Thursday, December 27, 2007

Tigers and doubt

If I may wax philosophical for a moment:

There are certain subjects that are not appropriate objects of doubt. For example, I don't think it makes a lot of sense to doubt one's own existence: if you don't exists, what's doing the doubting?

If I may wax philosophical about large jungle cats for a moment:

Here's a quote from MSNBC's article about the recent tiger escape/attack at the San Francisco Zoo:

Experts doubt tiger could have leapt

One zoo official insisted the tiger did not get out through an open door and must have climbed or leaped out. But Jack Hanna, former director of the Columbus Zoo, said such a leap would be an unbelievable feat and “virtually impossible.”

Instead, he speculated that visitors could have been fooling around and might have taunted the animal and perhaps even helped it get out by, say, putting a board in the moat.

Ron Magill, a spokesman at the Miami Metro Zoo, said it was unlikely a zoo tiger could make such a leap, even with a running start.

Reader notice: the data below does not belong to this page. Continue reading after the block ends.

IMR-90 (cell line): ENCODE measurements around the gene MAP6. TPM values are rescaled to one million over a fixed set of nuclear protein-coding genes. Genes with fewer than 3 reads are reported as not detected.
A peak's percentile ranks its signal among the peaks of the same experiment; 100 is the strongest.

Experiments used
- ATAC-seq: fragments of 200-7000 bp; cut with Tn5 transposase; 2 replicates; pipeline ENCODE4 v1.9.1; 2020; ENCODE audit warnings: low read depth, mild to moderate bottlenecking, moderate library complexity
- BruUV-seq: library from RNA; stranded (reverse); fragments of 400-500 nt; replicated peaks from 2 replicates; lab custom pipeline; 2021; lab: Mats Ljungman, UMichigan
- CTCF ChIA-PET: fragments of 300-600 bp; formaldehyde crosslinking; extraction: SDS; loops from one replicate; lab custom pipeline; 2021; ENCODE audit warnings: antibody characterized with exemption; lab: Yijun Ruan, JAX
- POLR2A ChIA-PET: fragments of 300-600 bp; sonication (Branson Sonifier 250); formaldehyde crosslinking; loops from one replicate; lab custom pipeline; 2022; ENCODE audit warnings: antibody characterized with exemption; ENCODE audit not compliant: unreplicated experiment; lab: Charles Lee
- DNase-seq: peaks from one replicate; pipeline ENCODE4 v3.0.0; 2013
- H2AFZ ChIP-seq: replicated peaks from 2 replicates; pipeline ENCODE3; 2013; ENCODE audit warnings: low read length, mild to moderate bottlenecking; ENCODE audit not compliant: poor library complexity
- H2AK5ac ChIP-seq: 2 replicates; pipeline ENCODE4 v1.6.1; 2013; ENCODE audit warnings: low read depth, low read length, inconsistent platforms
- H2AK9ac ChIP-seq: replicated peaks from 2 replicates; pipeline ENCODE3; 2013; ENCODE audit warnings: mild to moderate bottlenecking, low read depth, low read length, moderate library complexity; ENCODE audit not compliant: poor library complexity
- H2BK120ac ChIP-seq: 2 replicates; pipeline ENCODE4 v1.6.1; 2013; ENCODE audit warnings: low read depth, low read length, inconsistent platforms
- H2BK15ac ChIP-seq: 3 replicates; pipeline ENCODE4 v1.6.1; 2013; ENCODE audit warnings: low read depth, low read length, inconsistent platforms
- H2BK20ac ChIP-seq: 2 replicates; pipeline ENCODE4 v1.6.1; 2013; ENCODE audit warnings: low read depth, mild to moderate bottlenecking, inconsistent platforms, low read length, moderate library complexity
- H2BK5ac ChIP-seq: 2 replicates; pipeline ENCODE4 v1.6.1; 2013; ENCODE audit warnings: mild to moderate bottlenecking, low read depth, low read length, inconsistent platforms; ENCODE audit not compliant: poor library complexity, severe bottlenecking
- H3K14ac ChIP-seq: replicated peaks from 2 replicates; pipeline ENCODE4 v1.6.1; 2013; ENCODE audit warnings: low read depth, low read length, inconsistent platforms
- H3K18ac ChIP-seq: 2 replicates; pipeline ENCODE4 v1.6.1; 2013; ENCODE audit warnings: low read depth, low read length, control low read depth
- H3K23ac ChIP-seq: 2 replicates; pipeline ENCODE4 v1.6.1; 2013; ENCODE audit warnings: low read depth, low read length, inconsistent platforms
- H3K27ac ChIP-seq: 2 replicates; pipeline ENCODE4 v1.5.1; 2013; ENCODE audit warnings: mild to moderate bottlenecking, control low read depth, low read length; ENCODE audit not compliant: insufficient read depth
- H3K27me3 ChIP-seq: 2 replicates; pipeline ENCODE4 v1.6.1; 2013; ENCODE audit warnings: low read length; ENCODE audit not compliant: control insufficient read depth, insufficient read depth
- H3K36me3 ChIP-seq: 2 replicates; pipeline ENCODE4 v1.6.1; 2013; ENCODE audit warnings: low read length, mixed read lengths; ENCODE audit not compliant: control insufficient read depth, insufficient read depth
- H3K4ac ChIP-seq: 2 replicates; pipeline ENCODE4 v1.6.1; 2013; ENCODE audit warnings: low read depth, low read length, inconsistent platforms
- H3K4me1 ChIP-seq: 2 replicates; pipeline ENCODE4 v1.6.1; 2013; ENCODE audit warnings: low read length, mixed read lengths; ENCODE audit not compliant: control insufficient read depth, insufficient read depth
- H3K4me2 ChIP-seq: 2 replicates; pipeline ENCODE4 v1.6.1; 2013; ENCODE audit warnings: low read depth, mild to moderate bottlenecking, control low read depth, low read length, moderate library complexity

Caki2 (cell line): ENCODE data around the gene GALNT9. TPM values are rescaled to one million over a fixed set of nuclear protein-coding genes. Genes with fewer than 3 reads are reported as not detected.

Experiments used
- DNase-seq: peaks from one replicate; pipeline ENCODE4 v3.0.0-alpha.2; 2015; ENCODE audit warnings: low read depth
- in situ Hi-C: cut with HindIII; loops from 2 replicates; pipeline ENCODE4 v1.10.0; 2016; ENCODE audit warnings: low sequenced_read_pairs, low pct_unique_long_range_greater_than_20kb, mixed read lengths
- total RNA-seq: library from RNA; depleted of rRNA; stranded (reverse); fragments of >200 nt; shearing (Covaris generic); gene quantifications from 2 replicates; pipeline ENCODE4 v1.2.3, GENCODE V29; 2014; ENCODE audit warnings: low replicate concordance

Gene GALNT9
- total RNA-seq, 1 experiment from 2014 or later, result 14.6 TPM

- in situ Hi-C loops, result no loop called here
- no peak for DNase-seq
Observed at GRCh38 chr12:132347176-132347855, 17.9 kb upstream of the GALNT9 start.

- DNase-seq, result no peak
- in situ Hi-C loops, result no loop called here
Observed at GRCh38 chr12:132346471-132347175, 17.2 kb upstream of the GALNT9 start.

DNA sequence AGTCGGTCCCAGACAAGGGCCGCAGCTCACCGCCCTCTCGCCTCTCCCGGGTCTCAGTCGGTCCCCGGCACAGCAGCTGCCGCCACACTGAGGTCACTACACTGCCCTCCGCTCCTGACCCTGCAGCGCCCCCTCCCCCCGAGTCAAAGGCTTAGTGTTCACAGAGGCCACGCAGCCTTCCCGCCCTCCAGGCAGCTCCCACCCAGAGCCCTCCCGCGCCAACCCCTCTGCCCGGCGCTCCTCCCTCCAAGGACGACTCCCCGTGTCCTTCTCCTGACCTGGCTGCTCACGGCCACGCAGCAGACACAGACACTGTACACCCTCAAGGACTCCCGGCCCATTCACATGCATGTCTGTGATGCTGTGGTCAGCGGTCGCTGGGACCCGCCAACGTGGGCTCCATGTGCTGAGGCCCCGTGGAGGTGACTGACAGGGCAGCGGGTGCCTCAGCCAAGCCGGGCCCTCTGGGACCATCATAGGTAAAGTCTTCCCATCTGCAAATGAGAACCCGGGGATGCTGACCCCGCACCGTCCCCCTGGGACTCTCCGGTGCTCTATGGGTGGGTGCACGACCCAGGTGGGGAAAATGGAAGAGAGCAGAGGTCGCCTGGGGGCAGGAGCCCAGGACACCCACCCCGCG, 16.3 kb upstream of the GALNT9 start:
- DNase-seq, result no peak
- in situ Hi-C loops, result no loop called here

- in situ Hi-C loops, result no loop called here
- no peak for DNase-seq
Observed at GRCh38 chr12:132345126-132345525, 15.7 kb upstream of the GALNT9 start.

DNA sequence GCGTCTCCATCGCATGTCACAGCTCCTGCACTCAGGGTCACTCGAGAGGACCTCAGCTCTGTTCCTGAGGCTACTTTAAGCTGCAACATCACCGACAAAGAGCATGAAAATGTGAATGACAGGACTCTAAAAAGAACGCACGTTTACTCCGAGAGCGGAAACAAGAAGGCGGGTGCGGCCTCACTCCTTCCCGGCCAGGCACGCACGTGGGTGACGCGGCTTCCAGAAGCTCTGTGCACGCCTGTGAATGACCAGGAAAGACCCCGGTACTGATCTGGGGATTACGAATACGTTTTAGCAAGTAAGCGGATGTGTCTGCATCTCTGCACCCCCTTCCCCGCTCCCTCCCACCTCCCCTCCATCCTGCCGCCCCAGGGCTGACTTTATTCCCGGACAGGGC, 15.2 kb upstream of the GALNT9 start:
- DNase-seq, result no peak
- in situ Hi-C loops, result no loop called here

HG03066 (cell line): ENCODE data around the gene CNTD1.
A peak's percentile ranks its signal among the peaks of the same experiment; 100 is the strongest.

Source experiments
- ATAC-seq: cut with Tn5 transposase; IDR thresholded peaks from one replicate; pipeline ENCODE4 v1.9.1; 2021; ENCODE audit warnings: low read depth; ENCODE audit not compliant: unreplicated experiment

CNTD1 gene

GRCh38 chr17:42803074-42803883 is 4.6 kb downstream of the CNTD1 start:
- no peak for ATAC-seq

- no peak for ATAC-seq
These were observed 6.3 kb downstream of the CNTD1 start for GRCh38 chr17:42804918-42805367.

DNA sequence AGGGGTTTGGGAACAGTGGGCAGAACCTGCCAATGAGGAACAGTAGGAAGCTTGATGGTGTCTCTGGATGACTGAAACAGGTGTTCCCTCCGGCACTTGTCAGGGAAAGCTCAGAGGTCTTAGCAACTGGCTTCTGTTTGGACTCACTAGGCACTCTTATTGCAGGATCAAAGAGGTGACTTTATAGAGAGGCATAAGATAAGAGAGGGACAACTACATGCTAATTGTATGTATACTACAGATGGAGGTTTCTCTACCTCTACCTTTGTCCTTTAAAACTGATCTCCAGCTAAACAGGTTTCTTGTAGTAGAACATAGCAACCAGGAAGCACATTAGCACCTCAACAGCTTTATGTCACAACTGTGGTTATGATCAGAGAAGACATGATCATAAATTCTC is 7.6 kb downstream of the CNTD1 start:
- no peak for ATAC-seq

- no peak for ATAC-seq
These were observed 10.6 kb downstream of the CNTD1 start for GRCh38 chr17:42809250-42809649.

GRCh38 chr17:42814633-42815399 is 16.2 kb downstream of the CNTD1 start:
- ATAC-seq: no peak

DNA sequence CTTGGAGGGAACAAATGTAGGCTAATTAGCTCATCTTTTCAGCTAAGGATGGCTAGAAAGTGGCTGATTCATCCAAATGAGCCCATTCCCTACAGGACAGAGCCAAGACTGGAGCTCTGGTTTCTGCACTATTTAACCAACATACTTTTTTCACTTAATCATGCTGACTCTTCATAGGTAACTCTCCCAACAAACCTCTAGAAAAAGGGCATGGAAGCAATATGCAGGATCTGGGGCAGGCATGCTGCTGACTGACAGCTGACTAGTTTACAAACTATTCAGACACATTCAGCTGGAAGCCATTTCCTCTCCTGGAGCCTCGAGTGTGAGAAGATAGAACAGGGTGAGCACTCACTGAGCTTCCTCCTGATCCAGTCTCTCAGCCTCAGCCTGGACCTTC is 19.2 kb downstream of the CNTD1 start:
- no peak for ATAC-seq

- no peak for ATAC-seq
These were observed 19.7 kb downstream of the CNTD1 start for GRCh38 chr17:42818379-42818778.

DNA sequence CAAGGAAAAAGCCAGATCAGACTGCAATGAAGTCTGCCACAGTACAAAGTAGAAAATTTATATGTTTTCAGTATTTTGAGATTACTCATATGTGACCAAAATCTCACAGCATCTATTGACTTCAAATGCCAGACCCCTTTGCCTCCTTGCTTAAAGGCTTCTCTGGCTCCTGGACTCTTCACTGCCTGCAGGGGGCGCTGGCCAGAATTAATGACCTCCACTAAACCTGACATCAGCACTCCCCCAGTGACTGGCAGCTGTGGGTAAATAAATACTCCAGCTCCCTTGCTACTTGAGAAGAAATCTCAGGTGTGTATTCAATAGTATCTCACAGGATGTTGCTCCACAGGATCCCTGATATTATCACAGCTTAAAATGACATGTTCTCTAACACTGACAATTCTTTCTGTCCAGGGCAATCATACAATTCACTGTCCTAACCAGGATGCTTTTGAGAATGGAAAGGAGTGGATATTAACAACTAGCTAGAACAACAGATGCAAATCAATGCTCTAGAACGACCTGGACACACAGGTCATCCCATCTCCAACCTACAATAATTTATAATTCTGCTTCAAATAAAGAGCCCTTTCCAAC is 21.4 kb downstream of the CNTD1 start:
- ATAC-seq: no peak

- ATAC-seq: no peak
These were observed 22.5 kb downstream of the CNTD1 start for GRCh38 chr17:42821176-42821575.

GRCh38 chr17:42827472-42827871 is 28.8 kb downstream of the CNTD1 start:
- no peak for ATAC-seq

“Captive tigers aren’t nearly in the kind of shape that wild tigers have to be in to survive,” he said. He said taunting can definitely make an animal more aggressive, but “whether it makes it more likely to get out of an exhibit is purely speculative.”

See, if your zoo finishes building its tiger enclosure and you take a look at it and there's doubt around the issue of whether or not it will, in fact, adequately contain the tiger, you know what: go back and redesign the tiger enclosure. Not an appropriate subject for doubt, zookeepers.

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